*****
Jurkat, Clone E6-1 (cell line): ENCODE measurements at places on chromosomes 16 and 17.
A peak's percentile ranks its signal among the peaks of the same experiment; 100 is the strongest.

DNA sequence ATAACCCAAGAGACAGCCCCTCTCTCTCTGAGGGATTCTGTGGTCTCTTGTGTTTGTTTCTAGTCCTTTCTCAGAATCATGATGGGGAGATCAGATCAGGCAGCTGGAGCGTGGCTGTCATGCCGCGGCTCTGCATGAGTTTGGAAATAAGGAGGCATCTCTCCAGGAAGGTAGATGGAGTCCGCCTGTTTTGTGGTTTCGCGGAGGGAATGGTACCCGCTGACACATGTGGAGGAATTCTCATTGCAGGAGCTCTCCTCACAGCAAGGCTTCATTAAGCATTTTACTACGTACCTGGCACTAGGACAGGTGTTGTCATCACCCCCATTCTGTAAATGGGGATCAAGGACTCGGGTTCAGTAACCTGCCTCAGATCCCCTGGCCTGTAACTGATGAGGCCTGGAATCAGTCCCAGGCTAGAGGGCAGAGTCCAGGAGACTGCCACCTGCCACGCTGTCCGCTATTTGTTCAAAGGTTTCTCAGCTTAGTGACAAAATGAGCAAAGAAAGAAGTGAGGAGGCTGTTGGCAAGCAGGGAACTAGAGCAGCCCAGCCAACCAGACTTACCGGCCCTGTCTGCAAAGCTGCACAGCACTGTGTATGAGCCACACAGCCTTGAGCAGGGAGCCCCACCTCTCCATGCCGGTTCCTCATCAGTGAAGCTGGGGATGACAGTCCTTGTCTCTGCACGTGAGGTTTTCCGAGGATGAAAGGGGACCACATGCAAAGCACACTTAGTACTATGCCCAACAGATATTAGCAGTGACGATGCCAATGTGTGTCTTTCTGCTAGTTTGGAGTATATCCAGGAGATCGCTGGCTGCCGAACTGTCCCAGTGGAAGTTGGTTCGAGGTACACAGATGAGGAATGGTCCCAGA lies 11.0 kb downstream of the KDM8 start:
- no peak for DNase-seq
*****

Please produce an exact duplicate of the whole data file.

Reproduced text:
Jurkat, Clone E6-1 (cell line): ENCODE measurements at places on chromosomes 16 and 17.
A peak's percentile ranks its signal among the peaks of the same experiment; 100 is the strongest.

DNA sequence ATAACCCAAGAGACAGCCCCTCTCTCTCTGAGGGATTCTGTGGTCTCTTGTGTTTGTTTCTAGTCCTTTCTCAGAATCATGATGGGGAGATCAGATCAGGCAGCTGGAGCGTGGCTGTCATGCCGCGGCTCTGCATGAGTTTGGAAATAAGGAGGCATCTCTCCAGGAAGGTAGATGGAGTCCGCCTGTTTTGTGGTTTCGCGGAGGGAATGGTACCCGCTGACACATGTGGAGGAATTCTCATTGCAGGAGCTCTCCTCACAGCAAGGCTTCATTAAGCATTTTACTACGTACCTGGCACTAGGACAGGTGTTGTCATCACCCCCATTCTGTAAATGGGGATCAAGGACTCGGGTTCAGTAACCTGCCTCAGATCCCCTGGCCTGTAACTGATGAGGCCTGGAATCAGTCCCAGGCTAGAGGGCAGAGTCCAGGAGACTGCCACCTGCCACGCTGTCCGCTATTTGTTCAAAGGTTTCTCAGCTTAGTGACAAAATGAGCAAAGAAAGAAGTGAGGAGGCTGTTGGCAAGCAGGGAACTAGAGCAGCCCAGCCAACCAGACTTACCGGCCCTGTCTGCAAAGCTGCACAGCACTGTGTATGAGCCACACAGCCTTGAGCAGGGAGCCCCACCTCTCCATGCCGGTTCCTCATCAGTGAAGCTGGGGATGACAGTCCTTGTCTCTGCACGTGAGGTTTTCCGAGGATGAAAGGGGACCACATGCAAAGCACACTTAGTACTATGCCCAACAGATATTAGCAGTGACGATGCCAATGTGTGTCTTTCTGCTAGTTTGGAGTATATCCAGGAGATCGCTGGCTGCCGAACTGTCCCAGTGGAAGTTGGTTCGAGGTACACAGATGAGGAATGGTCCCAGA lies 11.0 kb downstream of the KDM8 start:
- no peak for DNase-seq